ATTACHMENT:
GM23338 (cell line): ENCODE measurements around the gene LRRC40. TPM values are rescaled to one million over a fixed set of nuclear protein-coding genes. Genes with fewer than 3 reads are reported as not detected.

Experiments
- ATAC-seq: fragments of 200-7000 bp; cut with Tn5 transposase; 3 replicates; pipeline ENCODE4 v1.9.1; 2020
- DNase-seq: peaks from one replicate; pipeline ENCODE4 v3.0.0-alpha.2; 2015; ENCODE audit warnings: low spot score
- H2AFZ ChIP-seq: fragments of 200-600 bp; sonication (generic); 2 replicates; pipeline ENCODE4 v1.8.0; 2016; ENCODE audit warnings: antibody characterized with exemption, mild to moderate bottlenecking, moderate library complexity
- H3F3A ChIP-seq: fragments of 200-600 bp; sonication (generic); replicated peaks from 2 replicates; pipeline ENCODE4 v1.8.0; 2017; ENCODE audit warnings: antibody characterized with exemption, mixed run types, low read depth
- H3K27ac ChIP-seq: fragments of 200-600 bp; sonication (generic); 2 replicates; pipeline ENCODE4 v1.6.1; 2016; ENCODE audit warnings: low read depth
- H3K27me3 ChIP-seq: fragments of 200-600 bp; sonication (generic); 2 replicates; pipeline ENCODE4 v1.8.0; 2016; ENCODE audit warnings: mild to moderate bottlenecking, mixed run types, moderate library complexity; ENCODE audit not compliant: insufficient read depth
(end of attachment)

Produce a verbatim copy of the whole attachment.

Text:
GM23338 (cell line): ENCODE measurements around the gene LRRC40. TPM values are rescaled to one million over a fixed set of nuclear protein-coding genes. Genes with fewer than 3 reads are reported as not detected.

Experiments
- ATAC-seq: fragments of 200-7000 bp; cut with Tn5 transposase; 3 replicates; pipeline ENCODE4 v1.9.1; 2020
- DNase-seq: peaks from one replicate; pipeline ENCODE4 v3.0.0-alpha.2; 2015; ENCODE audit warnings: low spot score
- H2AFZ ChIP-seq: fragments of 200-600 bp; sonication (generic); 2 replicates; pipeline ENCODE4 v1.8.0; 2016; ENCODE audit warnings: antibody characterized with exemption, mild to moderate bottlenecking, moderate library complexity
- H3F3A ChIP-seq: fragments of 200-600 bp; sonication (generic); replicated peaks from 2 replicates; pipeline ENCODE4 v1.8.0; 2017; ENCODE audit warnings: antibody characterized with exemption, mixed run types, low read depth
- H3K27ac ChIP-seq: fragments of 200-600 bp; sonication (generic); 2 replicates; pipeline ENCODE4 v1.6.1; 2016; ENCODE audit warnings: low read depth
- H3K27me3 ChIP-seq: fragments of 200-600 bp; sonication (generic); 2 replicates; pipeline ENCODE4 v1.8.0; 2016; ENCODE audit warnings: mild to moderate bottlenecking, mixed run types, moderate library complexity; ENCODE audit not compliant: insufficient read depth